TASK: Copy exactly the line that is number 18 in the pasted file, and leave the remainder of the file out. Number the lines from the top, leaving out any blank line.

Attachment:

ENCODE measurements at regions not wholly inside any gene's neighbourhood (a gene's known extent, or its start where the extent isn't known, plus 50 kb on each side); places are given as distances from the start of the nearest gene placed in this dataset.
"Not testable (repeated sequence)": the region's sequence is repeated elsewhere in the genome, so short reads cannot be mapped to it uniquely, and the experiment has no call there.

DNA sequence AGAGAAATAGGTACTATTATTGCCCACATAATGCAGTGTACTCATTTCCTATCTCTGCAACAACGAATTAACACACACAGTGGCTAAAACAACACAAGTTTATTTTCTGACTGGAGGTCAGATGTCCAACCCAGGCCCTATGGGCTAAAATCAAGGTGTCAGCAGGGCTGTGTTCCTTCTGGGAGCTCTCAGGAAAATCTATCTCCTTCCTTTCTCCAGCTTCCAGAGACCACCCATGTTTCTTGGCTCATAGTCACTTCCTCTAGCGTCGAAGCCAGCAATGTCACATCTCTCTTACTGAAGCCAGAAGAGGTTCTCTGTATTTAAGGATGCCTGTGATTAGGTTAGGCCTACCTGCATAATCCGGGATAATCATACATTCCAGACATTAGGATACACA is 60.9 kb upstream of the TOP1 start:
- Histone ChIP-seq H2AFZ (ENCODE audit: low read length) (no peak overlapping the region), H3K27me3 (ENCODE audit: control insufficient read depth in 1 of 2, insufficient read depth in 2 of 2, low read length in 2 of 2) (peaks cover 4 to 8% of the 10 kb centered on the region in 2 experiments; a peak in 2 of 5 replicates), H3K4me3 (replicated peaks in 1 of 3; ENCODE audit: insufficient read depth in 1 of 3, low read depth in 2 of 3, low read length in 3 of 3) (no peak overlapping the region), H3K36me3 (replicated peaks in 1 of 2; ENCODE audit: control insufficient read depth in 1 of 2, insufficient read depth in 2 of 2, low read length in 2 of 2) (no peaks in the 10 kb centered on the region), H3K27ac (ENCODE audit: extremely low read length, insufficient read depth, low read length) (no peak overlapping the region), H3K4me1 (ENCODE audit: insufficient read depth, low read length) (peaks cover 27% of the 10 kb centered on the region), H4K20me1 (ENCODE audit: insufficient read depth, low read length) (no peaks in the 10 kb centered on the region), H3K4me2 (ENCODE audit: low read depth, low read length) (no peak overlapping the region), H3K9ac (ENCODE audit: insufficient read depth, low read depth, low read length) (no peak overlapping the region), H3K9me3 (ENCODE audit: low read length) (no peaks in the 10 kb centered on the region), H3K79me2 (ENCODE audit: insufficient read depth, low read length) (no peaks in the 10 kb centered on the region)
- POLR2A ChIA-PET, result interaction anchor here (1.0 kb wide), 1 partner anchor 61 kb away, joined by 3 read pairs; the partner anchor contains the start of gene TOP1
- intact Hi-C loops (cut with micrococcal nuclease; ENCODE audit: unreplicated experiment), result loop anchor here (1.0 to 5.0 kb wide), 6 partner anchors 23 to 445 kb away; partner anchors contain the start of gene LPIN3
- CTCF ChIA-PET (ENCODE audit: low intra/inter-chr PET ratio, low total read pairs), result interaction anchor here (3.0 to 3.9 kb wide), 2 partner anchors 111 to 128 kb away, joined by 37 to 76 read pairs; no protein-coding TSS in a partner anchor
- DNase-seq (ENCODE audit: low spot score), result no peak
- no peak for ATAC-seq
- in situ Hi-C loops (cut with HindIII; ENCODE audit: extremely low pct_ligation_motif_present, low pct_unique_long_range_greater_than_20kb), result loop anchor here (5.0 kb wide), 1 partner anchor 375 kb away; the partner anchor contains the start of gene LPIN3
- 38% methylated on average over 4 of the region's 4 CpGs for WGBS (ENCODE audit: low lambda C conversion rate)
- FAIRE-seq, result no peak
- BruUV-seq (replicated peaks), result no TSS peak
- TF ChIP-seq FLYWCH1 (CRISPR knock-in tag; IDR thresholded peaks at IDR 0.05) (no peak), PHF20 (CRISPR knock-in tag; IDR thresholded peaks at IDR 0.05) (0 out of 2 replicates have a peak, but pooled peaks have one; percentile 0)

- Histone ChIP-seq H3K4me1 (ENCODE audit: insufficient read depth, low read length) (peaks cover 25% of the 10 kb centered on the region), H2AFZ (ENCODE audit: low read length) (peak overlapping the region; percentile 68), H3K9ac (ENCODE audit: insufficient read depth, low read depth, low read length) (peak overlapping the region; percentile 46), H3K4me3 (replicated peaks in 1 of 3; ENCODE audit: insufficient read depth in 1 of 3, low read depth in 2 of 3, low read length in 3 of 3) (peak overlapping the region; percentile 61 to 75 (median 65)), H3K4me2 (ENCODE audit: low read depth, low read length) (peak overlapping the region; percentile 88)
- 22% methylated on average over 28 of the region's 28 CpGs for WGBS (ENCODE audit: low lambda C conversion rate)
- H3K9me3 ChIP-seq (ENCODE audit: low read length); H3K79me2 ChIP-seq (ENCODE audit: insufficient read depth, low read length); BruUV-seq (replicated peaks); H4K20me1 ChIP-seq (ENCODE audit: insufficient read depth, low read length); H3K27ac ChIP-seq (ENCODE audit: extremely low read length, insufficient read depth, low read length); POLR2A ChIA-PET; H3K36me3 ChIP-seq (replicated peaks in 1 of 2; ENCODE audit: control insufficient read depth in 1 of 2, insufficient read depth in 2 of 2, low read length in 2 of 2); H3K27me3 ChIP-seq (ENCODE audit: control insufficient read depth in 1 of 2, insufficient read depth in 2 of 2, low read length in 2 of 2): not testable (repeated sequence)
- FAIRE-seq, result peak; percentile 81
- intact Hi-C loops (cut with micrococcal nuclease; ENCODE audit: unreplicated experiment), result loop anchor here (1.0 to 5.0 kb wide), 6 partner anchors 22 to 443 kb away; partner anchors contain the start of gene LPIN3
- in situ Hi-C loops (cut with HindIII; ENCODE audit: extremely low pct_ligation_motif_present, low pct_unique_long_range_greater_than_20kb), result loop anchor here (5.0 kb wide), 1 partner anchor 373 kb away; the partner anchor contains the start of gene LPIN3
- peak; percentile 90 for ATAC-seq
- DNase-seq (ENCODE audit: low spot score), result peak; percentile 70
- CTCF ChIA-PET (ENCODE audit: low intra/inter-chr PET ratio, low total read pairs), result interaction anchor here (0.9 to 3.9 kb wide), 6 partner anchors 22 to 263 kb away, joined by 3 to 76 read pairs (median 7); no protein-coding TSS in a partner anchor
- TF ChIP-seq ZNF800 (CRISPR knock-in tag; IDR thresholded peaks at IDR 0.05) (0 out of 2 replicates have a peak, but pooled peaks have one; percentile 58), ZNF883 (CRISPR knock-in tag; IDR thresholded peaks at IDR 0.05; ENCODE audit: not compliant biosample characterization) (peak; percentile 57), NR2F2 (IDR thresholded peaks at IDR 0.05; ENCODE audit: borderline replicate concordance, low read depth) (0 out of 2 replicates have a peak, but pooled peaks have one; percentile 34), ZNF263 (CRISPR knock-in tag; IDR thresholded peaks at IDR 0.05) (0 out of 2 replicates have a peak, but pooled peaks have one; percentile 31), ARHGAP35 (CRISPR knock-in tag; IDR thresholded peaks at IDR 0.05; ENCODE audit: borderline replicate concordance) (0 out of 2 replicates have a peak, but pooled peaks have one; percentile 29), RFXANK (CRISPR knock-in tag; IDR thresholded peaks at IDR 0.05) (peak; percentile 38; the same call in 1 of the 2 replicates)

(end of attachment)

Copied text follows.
- FAIRE-seq, result peak; percentile 81